Mr WHETSTONE (Chaffey) (17:02): I, too, rise to make a contribution to the amended motion, and I think it is important that we do have that contribution to put government priorities into perspective. For a long time, I have been a very strong advocate for reducing the use of single-use plastics in particular. South Australia has a long history of reform in single-use plastic, and I think it all started way back with the container deposit, which really set a platform for South Australia to be the leaders nationally in reform.
We have seen the banning of single-use plastic bags or the shopping bags they once were; sadly, we still see some of them, but they are part of the retail sector. It is about how we address the ever-emergence of those single-use plastics essentially into our waterways and onto our roadways, and eventually a lot of it goes into our landfill.
For a very long time now we have seen the benefits of what the container deposit scheme has meant here in South Australia. I travel the highways extensively and have done for the majority of my life. What I have seen and continue to see, once you go across the borders into other states, is a significant change in the landscape. If the sun is in the right spot at a certain time of the morning or the afternoon, there is a glistening of plastic containers and plastic bottles. We see all sorts of glass on the roadsides as well, and that is a real indicator of what we as South Australians now take for granted. Most of us collect them, store them and return them for the deposit. In some instances, it is quite a valuable asset to people who are professional can and bottle collectors and that is their income. I think that has been a highlight in South Australia leading the way.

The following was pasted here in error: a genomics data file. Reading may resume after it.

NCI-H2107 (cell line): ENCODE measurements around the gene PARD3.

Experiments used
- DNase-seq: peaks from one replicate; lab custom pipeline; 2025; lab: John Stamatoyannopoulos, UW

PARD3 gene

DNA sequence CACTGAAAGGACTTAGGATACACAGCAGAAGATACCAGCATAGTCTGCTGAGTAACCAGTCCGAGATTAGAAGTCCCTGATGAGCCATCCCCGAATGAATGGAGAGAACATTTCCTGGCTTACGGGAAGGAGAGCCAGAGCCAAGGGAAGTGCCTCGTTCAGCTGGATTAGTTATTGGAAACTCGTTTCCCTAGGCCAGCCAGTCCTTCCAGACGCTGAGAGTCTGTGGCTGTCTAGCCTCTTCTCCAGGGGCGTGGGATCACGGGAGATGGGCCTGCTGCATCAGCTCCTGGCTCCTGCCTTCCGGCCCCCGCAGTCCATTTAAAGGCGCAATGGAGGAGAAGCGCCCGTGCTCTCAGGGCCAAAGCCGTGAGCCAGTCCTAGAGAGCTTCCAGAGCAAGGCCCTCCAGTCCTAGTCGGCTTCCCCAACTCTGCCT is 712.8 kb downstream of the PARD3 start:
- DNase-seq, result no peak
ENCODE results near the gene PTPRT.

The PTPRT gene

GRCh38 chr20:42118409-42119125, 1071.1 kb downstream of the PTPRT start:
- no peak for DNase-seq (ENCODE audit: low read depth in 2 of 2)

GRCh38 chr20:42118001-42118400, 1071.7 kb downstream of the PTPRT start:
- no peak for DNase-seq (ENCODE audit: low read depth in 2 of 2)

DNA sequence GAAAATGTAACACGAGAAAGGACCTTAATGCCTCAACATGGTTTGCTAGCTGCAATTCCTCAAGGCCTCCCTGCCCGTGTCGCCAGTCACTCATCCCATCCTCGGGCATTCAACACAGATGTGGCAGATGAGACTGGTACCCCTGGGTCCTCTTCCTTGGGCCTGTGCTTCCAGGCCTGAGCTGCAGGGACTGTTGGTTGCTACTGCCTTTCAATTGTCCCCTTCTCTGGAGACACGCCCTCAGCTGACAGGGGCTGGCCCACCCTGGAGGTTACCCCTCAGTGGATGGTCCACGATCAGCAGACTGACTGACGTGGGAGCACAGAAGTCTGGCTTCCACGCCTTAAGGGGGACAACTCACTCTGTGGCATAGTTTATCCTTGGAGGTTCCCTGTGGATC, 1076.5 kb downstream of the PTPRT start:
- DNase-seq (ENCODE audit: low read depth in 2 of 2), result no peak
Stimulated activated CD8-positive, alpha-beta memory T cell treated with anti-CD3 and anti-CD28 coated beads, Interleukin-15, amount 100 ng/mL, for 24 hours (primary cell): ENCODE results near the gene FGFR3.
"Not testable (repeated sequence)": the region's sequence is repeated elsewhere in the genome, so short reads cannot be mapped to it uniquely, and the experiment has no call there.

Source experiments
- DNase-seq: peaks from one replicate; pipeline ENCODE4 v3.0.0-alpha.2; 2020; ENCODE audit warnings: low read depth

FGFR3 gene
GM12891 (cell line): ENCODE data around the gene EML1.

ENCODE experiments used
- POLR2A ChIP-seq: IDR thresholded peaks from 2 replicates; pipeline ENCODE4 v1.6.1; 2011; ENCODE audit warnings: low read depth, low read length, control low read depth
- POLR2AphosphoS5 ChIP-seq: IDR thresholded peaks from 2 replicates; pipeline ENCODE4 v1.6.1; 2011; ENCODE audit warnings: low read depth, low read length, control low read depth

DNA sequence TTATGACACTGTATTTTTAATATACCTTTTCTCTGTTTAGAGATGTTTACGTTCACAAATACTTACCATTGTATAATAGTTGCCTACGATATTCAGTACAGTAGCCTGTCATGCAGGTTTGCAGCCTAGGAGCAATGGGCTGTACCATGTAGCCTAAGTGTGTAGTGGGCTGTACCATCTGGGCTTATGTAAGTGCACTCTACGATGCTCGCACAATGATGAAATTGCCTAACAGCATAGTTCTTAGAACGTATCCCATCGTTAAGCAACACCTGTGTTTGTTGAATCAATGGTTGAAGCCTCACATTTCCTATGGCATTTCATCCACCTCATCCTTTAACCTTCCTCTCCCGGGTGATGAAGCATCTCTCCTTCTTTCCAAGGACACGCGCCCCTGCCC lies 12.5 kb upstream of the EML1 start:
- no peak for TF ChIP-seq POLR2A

In my travels, whether it is here in South Australia or whether it is nationally, or even if I look at some of the international waterways, I am absolutely horrified by what I see, that is, the legacy of some countries. For example, if you go to some of the South-East Asian countries and you go to their oceans and their marine sanctuaries, you see large cohorts of plastic floating in the ocean, in the surf, in some of those bays and coves.
One of the experiences I have had has been a trip to Bali where, as far as I can see, there are more single thongs floating in the ocean than are manufactured. An absolute horror and a vivid picture in my mind is going out on a fishing boat for a day's fishing and having to push your way through myriad plastic and rubber products. We should hold our heads high that here in South Australia we are pioneers in being strong advocates for removing single-use plastics and single-use products out of our waterways, our roadways and our landfill.
Obviously, this year's theme is focused on beating plastic pollution, and it has had an impressive history. I have already covered some of it, as well as now being able to reflect on the former Liberal government's mantra. The now Leader of the Opposition is a very strong advocate and, proudly for him, it was one of the legacies he left as a minister—I think proudly, because he made a difference.
As his contribution has already stated, we did see a little bit of pushback, but we saw the benefits of that, whether it be the single-use products in the first tranche of non-use or then the polystyrene cups and food containers. They are the scourge of visual pollution and what it means for the roadsides and the waterways. Not always are people prepared to go into those environments and remove it, but we do see great action by some of the volunteer environmental groups.